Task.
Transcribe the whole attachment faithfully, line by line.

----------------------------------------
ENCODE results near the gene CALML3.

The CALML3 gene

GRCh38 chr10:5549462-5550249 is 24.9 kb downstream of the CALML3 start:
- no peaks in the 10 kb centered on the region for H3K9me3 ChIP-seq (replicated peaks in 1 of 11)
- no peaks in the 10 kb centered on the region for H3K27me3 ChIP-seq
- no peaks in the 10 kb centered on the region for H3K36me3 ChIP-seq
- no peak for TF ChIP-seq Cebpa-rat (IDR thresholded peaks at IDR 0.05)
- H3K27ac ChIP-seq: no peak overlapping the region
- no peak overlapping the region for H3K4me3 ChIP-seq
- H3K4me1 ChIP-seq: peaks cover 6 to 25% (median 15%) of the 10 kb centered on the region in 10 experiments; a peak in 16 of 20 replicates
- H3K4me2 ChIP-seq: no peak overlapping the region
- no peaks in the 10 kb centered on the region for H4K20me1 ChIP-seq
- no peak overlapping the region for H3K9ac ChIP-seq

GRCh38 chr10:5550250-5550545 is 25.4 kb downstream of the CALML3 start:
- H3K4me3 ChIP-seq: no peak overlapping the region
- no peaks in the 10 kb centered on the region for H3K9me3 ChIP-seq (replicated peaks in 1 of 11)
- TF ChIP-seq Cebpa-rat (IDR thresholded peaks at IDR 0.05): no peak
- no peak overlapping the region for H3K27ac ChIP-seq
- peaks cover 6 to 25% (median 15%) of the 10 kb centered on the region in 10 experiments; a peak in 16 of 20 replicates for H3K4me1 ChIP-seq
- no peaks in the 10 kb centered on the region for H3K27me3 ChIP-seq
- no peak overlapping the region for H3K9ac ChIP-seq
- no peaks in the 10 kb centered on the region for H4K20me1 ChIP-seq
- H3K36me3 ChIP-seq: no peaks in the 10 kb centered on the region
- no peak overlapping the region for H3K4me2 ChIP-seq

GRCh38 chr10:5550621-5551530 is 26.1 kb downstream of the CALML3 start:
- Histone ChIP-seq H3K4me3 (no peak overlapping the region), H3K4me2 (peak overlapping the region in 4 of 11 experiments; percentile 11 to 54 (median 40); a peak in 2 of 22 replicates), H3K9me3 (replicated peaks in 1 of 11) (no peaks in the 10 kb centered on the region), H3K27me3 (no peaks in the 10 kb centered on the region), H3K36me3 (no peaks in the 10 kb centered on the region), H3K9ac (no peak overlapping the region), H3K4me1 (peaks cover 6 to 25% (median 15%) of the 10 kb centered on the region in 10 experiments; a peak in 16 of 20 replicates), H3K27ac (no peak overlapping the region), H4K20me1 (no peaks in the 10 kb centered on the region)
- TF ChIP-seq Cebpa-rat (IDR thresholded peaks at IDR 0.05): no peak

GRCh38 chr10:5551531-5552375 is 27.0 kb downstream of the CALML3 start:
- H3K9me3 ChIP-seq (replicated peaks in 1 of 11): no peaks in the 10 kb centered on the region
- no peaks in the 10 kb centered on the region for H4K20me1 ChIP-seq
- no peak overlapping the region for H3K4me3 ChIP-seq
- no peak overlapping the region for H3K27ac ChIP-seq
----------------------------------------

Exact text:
ENCODE results near the gene CALML3.

The CALML3 gene

GRCh38 chr10:5549462-5550249 is 24.9 kb downstream of the CALML3 start:
- no peaks in the 10 kb centered on the region for H3K9me3 ChIP-seq (replicated peaks in 1 of 11)
- no peaks in the 10 kb centered on the region for H3K27me3 ChIP-seq
- no peaks in the 10 kb centered on the region for H3K36me3 ChIP-seq
- no peak for TF ChIP-seq Cebpa-rat (IDR thresholded peaks at IDR 0.05)
- H3K27ac ChIP-seq: no peak overlapping the region
- no peak overlapping the region for H3K4me3 ChIP-seq
- H3K4me1 ChIP-seq: peaks cover 6 to 25% (median 15%) of the 10 kb centered on the region in 10 experiments; a peak in 16 of 20 replicates
- H3K4me2 ChIP-seq: no peak overlapping the region
- no peaks in the 10 kb centered on the region for H4K20me1 ChIP-seq
- no peak overlapping the region for H3K9ac ChIP-seq

GRCh38 chr10:5550250-5550545 is 25.4 kb downstream of the CALML3 start:
- H3K4me3 ChIP-seq: no peak overlapping the region
- no peaks in the 10 kb centered on the region for H3K9me3 ChIP-seq (replicated peaks in 1 of 11)
- TF ChIP-seq Cebpa-rat (IDR thresholded peaks at IDR 0.05): no peak
- no peak overlapping the region for H3K27ac ChIP-seq
- peaks cover 6 to 25% (median 15%) of the 10 kb centered on the region in 10 experiments; a peak in 16 of 20 replicates for H3K4me1 ChIP-seq
- no peaks in the 10 kb centered on the region for H3K27me3 ChIP-seq
- no peak overlapping the region for H3K9ac ChIP-seq
- no peaks in the 10 kb centered on the region for H4K20me1 ChIP-seq
- H3K36me3 ChIP-seq: no peaks in the 10 kb centered on the region
- no peak overlapping the region for H3K4me2 ChIP-seq

GRCh38 chr10:5550621-5551530 is 26.1 kb downstream of the CALML3 start:
- Histone ChIP-seq H3K4me3 (no peak overlapping the region), H3K4me2 (peak overlapping the region in 4 of 11 experiments; percentile 11 to 54 (median 40); a peak in 2 of 22 replicates), H3K9me3 (replicated peaks in 1 of 11) (no peaks in the 10 kb centered on the region), H3K27me3 (no peaks in the 10 kb centered on the region), H3K36me3 (no peaks in the 10 kb centered on the region), H3K9ac (no peak overlapping the region), H3K4me1 (peaks cover 6 to 25% (median 15%) of the 10 kb centered on the region in 10 experiments; a peak in 16 of 20 replicates), H3K27ac (no peak overlapping the region), H4K20me1 (no peaks in the 10 kb centered on the region)
- TF ChIP-seq Cebpa-rat (IDR thresholded peaks at IDR 0.05): no peak

GRCh38 chr10:5551531-5552375 is 27.0 kb downstream of the CALML3 start:
- H3K9me3 ChIP-seq (replicated peaks in 1 of 11): no peaks in the 10 kb centered on the region
- no peaks in the 10 kb centered on the region for H4K20me1 ChIP-seq
- no peak overlapping the region for H3K4me3 ChIP-seq
- no peak overlapping the region for H3K27ac ChIP-seq